In the future, we'd like to see apps interact with each other in this mode. For example, it would be great to be able to drag and drop a photo from the Gallery into an outgoing email or Facebook post. But overall, Samsung has done an admirable job taking full advantage of the Note II's big screen.
Thanks to a new pen design and the same Wacom digitizer used inside the Galaxy Note 10.1, the Note II offers a vastly superior pen input experience compared with the original Note. There's no lag when writing, and the flatter and larger pen feels more ergonomic, complete with a textured button for performing shortcuts. Having 1,024 levels of sensitivity makes for a smoother experience and gives users a lot more control when using drawing apps.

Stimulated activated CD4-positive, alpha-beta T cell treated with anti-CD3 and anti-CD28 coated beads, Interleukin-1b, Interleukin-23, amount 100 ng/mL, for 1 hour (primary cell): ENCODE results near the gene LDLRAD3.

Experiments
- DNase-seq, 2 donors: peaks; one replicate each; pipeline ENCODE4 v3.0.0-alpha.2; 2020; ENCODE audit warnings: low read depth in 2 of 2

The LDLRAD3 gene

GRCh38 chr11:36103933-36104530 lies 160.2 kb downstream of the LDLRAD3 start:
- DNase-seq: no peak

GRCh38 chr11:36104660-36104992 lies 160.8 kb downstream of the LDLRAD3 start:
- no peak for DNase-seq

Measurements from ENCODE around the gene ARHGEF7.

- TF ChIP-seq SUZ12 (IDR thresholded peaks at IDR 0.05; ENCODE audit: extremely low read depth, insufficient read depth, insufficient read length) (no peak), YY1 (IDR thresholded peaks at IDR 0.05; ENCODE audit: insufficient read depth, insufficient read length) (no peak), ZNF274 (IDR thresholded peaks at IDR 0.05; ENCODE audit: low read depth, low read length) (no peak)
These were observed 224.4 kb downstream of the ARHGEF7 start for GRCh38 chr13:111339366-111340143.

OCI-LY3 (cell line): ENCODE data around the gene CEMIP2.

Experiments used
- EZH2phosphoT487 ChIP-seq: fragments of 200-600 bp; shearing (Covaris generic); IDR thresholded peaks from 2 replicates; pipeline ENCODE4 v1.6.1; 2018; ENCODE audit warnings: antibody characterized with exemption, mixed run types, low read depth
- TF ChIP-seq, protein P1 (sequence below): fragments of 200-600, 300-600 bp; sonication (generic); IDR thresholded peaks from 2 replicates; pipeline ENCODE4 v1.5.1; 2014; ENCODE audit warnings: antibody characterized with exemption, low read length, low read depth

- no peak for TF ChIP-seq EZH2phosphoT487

Samsung helps you get started with the S Pen by automatically launching an special home screen when you take the stylus out of its slot that displays your most recent notes and templates for starting a new one. (You can turn this setting off.)
Like the Note 10.1, the S Note app itself is smart enough to create crisp shapes from your sketches and even look up formulas. In addition, handwriting recognition has improved. You can choose from a Palm Pilot-like window on the bottom of the screen or let the Note II translate on the fly. Annoyingly, the S Note app often doesn't insert a space between words, so we mostly stuck with handwritten notes. At least palm rejection is no longer an issue.
Samsung has found clever new ways to leverage pen input beyond digital ink. The Air View feature lets you hover the S Pen over content to preview it, whether it's the first sentence of an email or photos in the Gallery app. We especially like how you can skim through a video in the timeline via Air View.